are two fans in the inverter that turn on when
the inverter is converting significant amounts of
power (> 4,000 watts), which is typically in the
middle of the day. If there is a 2% inefficiency,
the inverter has to get rid of 200 watts. The
metal case gets warm on the sides and top.
Would an external heatsink keep the fans from
coming on? I have not tried that because the
two small fans do not make that much noise
and have not really bothered me (yet).
2. String inverters have the panels organized
into groups or strings, and work best with all the
panels on the same plane with no shading. (This
was not my situation.) If one panel in the string
is shaded, the output drops for that string.
3. Microinverters convert the DC to AC
right at the panel before sending the power
down to the basement; there is no need for a
central inverter. They also tolerate shading.
However, microinverters are more costly, and
typically have more components with lower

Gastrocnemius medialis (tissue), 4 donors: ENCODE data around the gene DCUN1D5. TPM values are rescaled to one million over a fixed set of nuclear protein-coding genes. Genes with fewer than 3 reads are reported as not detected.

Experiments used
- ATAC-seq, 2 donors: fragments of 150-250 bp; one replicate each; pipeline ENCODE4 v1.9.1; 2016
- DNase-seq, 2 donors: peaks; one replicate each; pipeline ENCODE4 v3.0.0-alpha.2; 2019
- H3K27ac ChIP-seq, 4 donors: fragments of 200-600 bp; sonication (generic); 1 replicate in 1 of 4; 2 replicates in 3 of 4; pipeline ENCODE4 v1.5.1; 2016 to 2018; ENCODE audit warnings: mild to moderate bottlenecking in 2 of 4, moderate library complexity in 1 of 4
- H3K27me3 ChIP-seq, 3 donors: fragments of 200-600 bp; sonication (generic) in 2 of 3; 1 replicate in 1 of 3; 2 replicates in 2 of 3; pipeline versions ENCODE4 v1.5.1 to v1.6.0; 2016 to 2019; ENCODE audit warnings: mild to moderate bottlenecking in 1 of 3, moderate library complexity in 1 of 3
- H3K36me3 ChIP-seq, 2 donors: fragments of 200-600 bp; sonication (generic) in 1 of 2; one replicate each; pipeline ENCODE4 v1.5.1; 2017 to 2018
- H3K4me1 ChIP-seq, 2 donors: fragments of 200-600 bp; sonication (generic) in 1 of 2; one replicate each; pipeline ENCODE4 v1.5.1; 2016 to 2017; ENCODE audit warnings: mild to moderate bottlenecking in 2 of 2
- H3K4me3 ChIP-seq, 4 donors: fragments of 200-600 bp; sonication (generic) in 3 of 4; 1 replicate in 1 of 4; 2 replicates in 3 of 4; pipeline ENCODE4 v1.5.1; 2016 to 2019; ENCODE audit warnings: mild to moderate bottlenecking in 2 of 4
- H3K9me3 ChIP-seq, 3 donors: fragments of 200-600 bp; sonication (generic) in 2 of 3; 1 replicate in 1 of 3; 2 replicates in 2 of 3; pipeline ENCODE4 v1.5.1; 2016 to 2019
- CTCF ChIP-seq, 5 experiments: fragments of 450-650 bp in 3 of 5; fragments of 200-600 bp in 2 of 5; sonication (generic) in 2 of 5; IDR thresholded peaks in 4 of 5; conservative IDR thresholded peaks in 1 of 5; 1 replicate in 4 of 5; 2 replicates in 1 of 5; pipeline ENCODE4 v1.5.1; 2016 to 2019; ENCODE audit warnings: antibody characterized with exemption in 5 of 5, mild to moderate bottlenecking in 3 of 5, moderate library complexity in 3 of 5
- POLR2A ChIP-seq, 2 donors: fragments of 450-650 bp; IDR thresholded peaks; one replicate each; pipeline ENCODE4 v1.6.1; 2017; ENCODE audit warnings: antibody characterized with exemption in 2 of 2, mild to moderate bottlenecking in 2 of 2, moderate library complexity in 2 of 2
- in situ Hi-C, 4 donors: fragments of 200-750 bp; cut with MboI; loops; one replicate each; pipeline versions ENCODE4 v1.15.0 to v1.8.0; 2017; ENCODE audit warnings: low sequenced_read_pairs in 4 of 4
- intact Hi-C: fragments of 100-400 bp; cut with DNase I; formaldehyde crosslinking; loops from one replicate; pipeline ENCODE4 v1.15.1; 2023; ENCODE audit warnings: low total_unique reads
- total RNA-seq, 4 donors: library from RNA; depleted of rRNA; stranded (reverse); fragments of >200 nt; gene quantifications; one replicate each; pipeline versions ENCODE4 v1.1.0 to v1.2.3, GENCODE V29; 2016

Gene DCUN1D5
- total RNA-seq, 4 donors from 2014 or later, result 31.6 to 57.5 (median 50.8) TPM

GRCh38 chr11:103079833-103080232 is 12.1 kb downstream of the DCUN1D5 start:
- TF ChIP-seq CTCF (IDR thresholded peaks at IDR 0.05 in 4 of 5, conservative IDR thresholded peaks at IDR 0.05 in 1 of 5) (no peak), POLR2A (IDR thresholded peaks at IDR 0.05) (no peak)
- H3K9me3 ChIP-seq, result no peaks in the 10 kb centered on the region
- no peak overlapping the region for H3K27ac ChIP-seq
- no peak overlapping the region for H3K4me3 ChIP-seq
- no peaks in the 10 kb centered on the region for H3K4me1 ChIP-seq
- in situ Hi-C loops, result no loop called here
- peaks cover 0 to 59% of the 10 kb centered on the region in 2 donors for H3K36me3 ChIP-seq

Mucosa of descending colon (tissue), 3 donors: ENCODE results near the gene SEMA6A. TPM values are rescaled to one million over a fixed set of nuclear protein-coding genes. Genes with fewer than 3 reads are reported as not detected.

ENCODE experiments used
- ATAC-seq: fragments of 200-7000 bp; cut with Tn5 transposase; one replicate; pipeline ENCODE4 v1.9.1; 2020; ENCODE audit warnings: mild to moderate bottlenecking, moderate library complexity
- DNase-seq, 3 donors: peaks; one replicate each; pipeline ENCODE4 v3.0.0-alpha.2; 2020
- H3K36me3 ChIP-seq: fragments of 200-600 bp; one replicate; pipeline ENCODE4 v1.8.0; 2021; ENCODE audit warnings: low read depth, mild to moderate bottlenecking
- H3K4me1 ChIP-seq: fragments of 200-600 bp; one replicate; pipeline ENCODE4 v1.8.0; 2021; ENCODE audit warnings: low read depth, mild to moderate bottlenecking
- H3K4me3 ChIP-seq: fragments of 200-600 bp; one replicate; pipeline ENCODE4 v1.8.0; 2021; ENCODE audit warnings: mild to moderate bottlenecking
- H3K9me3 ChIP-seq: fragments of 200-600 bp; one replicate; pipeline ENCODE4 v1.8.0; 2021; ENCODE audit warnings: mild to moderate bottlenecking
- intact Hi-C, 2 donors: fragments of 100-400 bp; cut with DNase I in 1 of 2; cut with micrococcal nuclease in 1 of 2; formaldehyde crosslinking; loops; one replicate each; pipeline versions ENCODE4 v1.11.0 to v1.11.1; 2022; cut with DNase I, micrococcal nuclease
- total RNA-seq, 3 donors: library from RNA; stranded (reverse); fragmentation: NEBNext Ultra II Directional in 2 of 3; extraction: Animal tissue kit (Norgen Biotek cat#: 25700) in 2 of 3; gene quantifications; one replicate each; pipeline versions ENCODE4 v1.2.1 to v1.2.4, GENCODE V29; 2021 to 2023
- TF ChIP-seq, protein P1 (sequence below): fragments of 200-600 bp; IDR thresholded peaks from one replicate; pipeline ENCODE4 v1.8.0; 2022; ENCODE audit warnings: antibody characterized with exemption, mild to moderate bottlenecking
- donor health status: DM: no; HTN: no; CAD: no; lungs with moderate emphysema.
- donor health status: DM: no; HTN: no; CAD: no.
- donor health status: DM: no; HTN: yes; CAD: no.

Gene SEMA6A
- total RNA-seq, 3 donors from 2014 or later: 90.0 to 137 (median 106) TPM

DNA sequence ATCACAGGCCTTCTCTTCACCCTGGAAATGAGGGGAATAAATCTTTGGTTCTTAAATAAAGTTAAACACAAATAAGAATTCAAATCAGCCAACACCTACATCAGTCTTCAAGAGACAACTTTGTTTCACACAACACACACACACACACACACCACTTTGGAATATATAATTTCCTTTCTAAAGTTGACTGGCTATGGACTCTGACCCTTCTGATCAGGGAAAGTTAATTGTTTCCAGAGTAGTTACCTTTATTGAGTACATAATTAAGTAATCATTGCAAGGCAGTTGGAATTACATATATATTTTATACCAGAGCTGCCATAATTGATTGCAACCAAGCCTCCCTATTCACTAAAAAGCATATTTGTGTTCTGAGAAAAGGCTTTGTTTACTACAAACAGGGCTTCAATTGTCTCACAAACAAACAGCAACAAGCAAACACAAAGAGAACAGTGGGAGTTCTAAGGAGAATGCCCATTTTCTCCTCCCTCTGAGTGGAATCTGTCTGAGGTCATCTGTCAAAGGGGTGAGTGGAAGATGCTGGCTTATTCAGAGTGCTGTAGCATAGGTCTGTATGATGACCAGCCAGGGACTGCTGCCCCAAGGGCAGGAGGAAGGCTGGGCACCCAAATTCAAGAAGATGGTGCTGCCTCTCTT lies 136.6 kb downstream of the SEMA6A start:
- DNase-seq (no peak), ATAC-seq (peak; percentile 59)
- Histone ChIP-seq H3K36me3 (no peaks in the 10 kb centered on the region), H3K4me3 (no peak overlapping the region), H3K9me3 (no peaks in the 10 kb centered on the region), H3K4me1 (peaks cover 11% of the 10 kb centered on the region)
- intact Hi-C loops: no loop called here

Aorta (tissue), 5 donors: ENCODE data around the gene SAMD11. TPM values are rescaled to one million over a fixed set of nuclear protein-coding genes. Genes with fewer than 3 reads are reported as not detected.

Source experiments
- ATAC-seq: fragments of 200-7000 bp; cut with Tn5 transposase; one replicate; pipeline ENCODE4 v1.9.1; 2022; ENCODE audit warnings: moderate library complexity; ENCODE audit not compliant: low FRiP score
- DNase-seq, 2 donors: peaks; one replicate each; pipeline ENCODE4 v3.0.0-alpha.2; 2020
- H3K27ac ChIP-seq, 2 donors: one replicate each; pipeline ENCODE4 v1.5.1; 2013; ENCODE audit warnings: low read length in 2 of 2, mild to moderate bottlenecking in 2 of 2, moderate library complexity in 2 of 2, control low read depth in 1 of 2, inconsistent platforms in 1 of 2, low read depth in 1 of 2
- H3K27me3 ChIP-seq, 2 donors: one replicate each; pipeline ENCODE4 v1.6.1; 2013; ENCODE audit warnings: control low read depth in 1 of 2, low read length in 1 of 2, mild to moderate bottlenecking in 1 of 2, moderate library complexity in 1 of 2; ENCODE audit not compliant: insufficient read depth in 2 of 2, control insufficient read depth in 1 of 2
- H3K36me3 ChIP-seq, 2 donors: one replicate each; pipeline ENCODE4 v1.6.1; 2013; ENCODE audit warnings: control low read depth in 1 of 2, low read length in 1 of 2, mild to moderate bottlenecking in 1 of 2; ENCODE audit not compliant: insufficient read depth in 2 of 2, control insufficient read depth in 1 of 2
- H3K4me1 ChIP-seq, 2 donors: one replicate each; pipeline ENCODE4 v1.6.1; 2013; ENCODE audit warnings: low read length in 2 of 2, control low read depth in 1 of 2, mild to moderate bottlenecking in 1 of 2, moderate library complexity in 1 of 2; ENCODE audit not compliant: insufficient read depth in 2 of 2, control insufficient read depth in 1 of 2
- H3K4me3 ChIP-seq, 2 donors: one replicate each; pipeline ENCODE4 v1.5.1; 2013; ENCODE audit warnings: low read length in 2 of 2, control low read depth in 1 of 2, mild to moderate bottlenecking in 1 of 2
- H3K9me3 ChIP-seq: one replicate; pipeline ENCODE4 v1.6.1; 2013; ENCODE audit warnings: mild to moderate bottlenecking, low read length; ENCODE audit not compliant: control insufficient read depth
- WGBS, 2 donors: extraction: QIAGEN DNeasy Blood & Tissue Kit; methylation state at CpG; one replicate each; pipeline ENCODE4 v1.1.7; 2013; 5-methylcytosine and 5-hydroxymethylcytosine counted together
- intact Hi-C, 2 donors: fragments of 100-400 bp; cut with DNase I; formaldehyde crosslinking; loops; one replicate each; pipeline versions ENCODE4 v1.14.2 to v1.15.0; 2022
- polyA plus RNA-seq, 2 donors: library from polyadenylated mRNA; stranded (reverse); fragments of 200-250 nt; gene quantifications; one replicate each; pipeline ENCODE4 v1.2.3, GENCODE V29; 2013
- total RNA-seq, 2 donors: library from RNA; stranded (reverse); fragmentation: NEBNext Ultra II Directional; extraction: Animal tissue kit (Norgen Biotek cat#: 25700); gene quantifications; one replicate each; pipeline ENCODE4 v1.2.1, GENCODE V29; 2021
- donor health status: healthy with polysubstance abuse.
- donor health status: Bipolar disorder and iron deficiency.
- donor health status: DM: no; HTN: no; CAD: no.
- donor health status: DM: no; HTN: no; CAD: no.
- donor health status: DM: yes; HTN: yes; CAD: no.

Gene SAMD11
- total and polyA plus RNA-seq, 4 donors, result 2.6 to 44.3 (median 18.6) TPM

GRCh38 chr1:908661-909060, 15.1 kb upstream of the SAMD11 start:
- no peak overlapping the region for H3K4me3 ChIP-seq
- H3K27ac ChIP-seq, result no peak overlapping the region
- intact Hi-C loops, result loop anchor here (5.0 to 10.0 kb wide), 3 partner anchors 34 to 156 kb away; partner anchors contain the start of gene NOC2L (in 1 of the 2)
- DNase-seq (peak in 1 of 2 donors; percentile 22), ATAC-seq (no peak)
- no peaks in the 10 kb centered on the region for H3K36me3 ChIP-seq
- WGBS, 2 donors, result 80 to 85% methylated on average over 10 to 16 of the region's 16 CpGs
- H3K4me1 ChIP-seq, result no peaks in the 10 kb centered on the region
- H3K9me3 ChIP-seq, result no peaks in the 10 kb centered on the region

reliability (e.g., electrolytic capacitors) and lower
efficiency (96% vs. 98% for power optimizers).
Also, the more electronics on your roof, the
higher the temperature swings (and failure rate),
and the more difficult it is to maintain them
when they fail.
There are many white papers (and heated
discussions) on the best inverters and solar
system architecture. They can be easily found
with a Google search of the topic (see
Installation and Operation
From the time I signed the original contract
until turn-on, it took about 4-1/2 months. The
actual time to install the system took less than
two days. Why such a big difference? The rest
of the time was spent by the company
obtaining local permits, scheduling inspections,
discussing issues with the power utility,
answering my questions, revising the design,
For example, the building inspector got into
the act and made sure the brackets that hold
the panels were secured into the rafters of the
house and not just the plywood. Apparently, the
assessors took the opportunity to tour the
property when they heard the building inspector was
It also took two weeks waiting for the electric utility to
swap out my meter for a net meter. It literally took them
10 seconds to do the actual swap. I timed them.
The system went live on August 7, 2015. There are a
few ways I can monitor the performance of my system:
FIGURE 7. Inverter and shut-off (right) in the
FIGURE 8. Metering outside the house.
August 2016 41